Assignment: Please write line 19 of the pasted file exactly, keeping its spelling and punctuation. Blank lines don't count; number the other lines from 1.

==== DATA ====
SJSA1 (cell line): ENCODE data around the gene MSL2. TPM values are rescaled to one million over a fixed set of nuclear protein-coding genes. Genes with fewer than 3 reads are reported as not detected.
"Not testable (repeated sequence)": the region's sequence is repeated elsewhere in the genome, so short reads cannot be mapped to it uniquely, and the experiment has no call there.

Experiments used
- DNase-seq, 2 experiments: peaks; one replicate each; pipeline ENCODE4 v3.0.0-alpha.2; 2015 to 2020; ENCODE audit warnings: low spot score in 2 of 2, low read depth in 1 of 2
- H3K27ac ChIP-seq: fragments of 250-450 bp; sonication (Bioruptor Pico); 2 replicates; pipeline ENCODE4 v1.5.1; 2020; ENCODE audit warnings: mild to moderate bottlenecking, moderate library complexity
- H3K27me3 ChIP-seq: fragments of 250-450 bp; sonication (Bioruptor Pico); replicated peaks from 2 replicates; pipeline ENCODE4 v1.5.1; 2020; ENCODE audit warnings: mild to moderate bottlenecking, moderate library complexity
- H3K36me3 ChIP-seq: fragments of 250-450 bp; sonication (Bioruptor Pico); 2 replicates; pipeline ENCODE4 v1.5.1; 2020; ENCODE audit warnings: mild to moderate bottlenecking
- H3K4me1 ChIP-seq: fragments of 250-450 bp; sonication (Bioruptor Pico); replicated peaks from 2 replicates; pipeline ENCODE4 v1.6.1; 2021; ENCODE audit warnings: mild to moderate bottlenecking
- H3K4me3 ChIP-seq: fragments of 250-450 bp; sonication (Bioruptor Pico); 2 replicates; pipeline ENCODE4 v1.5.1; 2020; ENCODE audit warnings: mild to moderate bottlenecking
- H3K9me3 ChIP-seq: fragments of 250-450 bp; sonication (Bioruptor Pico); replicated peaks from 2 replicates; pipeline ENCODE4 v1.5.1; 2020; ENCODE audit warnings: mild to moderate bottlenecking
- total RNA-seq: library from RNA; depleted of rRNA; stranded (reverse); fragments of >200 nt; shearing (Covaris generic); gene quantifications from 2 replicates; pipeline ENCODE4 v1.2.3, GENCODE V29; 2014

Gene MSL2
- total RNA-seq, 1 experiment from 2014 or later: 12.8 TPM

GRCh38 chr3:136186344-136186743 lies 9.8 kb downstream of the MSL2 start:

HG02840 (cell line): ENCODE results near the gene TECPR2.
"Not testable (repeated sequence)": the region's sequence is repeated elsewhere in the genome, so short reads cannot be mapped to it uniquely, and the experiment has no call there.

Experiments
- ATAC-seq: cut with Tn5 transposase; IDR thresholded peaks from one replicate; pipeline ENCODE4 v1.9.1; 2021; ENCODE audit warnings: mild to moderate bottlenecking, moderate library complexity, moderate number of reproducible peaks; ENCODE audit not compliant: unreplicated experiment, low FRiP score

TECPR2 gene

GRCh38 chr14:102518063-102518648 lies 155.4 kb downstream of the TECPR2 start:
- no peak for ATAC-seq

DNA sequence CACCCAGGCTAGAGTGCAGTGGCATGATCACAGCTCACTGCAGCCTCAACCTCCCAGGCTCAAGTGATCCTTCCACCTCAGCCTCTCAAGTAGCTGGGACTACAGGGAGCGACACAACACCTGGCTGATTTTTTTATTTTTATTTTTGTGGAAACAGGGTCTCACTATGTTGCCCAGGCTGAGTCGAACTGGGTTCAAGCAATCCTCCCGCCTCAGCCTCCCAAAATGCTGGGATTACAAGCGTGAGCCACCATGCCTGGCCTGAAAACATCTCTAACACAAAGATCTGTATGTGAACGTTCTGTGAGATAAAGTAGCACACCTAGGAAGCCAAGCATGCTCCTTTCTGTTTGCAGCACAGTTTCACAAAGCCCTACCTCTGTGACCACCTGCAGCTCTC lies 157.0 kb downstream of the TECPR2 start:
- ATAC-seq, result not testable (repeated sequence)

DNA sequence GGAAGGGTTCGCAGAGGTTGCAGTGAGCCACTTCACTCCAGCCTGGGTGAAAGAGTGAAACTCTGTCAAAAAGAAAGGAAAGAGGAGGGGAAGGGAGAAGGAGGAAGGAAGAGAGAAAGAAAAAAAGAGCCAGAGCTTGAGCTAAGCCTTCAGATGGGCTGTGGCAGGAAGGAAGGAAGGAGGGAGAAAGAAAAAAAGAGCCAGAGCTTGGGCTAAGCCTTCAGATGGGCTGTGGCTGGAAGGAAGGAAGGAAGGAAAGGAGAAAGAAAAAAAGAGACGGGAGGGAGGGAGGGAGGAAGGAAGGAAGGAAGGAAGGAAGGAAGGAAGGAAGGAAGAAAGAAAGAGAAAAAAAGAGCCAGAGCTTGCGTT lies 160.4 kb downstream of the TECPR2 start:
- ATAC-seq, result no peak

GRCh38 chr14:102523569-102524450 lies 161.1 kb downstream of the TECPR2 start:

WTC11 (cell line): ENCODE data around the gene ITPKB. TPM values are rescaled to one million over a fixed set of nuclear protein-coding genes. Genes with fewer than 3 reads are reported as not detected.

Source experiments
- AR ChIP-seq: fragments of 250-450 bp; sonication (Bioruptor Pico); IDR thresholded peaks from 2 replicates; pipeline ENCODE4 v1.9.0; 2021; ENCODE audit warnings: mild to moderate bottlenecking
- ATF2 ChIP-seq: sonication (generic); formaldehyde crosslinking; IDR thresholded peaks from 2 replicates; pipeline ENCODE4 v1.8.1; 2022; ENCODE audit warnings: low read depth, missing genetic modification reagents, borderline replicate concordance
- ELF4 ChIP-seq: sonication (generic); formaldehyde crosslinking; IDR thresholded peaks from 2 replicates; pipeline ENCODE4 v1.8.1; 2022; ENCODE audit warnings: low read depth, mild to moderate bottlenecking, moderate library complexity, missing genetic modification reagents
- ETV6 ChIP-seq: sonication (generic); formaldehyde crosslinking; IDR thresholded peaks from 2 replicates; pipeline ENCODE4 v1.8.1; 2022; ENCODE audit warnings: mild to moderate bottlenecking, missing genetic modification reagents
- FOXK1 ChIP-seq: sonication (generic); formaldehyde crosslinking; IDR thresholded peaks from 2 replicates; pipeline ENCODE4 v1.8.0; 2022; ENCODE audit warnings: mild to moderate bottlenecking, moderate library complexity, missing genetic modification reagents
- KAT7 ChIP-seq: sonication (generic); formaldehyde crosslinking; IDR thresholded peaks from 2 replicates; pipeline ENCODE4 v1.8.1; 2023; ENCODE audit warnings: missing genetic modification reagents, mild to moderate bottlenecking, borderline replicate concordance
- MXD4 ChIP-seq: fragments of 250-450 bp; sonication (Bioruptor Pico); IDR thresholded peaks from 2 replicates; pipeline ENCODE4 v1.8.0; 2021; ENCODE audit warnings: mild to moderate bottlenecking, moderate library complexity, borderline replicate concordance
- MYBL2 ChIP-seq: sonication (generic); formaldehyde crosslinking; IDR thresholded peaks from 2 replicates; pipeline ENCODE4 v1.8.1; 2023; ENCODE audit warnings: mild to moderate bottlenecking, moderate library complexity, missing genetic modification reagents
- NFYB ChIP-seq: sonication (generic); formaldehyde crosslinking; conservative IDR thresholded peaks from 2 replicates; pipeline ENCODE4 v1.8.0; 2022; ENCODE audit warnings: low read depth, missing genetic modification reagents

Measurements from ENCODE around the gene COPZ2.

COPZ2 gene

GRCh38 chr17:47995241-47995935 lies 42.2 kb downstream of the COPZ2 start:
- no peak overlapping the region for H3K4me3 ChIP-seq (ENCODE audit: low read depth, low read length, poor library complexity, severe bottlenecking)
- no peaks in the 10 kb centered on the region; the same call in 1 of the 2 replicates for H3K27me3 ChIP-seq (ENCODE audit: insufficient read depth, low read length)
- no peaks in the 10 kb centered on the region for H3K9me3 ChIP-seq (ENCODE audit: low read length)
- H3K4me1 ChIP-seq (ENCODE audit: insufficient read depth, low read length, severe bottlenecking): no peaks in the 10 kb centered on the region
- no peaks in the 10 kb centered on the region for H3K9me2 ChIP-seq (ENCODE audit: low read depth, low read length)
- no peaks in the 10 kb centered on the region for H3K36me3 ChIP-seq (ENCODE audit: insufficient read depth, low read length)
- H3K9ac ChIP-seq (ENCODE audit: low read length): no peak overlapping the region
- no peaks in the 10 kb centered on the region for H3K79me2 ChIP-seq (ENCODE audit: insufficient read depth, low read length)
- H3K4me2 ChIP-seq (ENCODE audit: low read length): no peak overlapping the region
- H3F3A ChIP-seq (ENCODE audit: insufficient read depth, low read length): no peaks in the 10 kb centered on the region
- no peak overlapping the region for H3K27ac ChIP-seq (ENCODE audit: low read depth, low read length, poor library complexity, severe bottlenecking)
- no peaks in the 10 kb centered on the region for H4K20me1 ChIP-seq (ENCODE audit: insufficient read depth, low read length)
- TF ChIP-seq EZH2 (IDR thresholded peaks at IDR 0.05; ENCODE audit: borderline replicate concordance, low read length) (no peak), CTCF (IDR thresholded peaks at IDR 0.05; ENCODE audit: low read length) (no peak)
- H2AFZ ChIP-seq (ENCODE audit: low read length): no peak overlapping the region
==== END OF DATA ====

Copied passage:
TECPR2 gene